Making the Impossible Possible

Prof. Xie Zuowei (centre, front row) and his research team
Synthetic routes to 14-vertex carborane

During one of the routine research group discussions in June 2002, Prof. Xie Zuowei of the Department of Chemistry noticed some interesting data that were presented to him by his students. Although these data were not the main topic of discussion, they nevertheless gave him the idea that perhaps it was possible to synthesize a 14-vertex carborane, something that no research group in the world had been able to achieve for the last 40 years. As a matter of fact, the 13-vertex carborane was only talked about on a theoretical level before 2003.

“It is important to be meticulous in research. Never overlook the details as the angel may well be in the detail. The unobvious could be the gateway to important findings,” said Professor Xie. So the group embarked on a uphill battle to synthesize the largest carborane cage known to date, a 14-vertex carborane.

Carboranes are a class of clusters consisting of carbon and boron atoms. They are thermally and chemically stable, thus ideal as a basic block (functionalized carboranes) in polymer, ceramics and boron based cancer therapy. On the other hand, the stability makes it extremely difficult to synthesize large carboranes.

What is this all about?

It has always been the dream of chemists to build super molecules that can mimic the amazing functions of those in the natural environment. Imagine all these carbon and boron atoms being beads of varying sizes and the chemical bonds as threads of varying strengths. Professor Xie’s research tries to find different ways and components to link these “beads”. Eventually some of these stringed beads could find their way into jewelries, conveyer belts, machinery parts, cages, etc. Picture this 14-vertex carborane as the largest molecular cargo carrier in the world which could be used for drug delivery and may well be a candidate for the next generation of boron cancer drug. Without the first step of stringing up the beads in the best possible manner, it is futile to think about its downstream applications.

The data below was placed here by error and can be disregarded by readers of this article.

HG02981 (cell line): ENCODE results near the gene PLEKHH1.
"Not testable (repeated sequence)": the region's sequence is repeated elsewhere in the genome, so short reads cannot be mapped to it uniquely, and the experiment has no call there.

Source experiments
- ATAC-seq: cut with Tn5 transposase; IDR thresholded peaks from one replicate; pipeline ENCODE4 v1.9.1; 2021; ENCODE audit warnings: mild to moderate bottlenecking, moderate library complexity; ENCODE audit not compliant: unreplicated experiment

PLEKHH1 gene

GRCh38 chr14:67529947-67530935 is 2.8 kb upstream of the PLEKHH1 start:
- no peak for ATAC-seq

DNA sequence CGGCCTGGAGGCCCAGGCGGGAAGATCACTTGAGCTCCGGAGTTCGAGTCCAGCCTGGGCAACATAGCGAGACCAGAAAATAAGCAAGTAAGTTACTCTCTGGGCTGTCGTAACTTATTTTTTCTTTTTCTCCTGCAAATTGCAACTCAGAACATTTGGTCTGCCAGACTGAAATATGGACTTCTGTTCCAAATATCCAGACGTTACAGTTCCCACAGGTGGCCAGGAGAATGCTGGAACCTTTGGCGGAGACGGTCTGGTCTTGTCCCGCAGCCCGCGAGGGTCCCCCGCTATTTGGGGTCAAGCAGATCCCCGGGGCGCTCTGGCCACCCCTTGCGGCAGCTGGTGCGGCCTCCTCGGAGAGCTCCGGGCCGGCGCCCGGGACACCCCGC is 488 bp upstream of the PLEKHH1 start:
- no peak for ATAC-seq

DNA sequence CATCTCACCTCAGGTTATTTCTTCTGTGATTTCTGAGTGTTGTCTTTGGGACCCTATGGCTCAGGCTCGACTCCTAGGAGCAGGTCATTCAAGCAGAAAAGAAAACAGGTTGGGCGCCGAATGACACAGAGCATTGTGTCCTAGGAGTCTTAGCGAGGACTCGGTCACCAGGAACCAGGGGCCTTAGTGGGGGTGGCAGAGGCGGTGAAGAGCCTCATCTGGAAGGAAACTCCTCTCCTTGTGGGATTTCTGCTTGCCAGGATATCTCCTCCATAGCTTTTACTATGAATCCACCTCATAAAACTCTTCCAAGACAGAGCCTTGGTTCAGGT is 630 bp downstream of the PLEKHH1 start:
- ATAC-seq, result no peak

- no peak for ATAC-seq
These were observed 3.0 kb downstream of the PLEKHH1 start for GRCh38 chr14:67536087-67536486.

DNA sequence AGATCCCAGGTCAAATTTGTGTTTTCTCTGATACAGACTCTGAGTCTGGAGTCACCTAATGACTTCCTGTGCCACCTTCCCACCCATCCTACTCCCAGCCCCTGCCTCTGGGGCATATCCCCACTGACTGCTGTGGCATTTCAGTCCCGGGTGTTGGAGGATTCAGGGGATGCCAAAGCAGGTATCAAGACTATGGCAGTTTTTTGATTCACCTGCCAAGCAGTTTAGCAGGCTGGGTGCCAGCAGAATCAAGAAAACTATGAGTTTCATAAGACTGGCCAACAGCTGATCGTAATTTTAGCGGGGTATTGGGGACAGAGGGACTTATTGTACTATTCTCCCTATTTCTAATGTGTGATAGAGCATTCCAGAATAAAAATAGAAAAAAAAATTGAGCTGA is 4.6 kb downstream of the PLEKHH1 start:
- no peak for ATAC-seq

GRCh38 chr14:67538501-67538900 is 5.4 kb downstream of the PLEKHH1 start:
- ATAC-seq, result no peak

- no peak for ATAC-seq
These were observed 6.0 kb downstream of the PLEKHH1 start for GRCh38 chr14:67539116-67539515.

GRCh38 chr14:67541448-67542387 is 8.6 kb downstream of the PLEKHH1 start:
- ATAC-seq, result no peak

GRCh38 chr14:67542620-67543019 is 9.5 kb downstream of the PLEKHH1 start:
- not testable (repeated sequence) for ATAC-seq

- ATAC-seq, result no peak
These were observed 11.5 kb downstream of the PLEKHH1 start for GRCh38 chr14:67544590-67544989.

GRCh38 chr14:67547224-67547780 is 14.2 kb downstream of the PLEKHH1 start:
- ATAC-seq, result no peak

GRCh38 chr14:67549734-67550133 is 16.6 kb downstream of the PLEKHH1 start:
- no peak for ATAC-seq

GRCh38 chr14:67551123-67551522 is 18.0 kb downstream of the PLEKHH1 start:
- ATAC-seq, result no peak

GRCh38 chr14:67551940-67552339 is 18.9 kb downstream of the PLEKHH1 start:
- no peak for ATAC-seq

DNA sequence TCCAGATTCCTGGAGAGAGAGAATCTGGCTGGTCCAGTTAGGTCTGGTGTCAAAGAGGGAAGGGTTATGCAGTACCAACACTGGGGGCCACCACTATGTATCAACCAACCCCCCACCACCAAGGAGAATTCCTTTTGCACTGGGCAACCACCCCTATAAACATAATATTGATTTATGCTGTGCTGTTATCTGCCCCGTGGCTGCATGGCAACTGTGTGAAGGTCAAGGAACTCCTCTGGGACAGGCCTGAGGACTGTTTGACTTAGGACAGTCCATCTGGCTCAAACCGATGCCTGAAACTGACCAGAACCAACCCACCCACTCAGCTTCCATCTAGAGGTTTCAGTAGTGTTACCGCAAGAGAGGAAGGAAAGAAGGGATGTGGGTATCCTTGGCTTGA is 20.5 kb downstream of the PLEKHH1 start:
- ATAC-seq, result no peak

The synthesis

The synthetic method used in the discovery of this supercarborane can also serve as a new strategy for generating functionalized carboranes, which is another interesting story. The students were asked to create a link between the two carbon atoms to limit their movement. Instead of a short link, which is difficult to synthesize, the students synthesized a long link which seemed to fail the mission. However, upon studying the data, Professor Xie noticed that it was actually possible to insert two more boron atoms into the cage with this long link. The implication is that further down the road, when this supercarborane is developed into boron cancer drugs, the same dose of drug will have 12, instead of 10 boron atoms. The effective agent of a boron cancer drug is the boron. Its activity on cancer cells is based on the inhibition of a variety of enzymatic activities. This new molecule with 12 boron atoms may greatly enhance the efficiency of the drug.

Professor Xie’s group proudly published their successful synthesis of the largest closed-cage carborane known to date, a 14-vertex carboranes, in AngewandteChemie International, the most prestigious journal in the discipline. They have achieved something thought to be nearly impossible.